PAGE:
In term of volume and shape there is no surprise: it is a Volvo. And the style is clearly robust even though it is not very advanced. Surfaces are very clean and simple with no extravaganza, but this is what you can expect from a Volvo. It might look a little bit too reserved for some of us and certainly appears less innovative and futuristic than any of the previous concept, but remember, this one is a production car.
« The overall impression of both the inside and outside is closely related to key elements of the Swedish way of life, generous space, importance of light and focus on well-being, » says Thomas Ingenlath, Vice President for Design at Volvo Car Group. And this is well translated in the exterior design since you are attracted to open the door because you feel you are coming home…And when you open the door…you are home!
The interior space is huge and light. It can accommodate seven passengers easily. The thin seat design allows more space. The third row offers comfortable space for two passengers measuring up to 1.70 meters. The simplicity, even in its luxury, of the interior fits perfectly with the idea of the Scandinavian design heritage. The combination of leather, crystal – for the gear shift knob – and wood, with handmade details, gives you the feeling of sitting home in a sofa, ready to read a good book next to your fireplace. And when you do that, you usually want to listen to some good music…isn’t it? This is why Volvo audio designers have worked together with their counterparts in the British audio equipment company renowned Bowers & Wilkins. This car is an auditorium.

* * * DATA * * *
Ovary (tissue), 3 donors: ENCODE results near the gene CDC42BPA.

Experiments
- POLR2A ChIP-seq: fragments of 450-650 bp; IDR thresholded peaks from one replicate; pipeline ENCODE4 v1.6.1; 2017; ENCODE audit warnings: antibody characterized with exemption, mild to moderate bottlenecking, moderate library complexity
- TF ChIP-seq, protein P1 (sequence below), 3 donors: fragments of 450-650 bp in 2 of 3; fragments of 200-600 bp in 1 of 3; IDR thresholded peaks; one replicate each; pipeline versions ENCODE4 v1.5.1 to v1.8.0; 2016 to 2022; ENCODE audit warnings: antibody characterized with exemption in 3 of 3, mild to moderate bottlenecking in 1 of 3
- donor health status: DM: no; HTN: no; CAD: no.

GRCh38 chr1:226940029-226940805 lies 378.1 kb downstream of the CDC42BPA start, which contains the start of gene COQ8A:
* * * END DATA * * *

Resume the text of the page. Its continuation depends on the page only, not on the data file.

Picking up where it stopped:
The most striking feature of the new XC90 is the fact that the center of the dashboard is identical to a touch screen tablet, which forms the heart of the new integrated control system. From that the driver and its passenger can have access to the whole car systems and to the connected services.
After the Concept Coupé in Frankfort and the XC Coupé in Detroit, Volvo has unveiled latest showcar of its trilogy: the Concept Estate. What can we say but that the third concept is the most ambitious especially in its interior. This shooting brake continues to give us a hint of what the future exterior design of Volvo will be. When we see it, we know it is a Volvo. Designers have taken their inspiration in the history of the Scandinavian brand: the 1800 ES from the early 1970s. It is clear, especially on the rear part.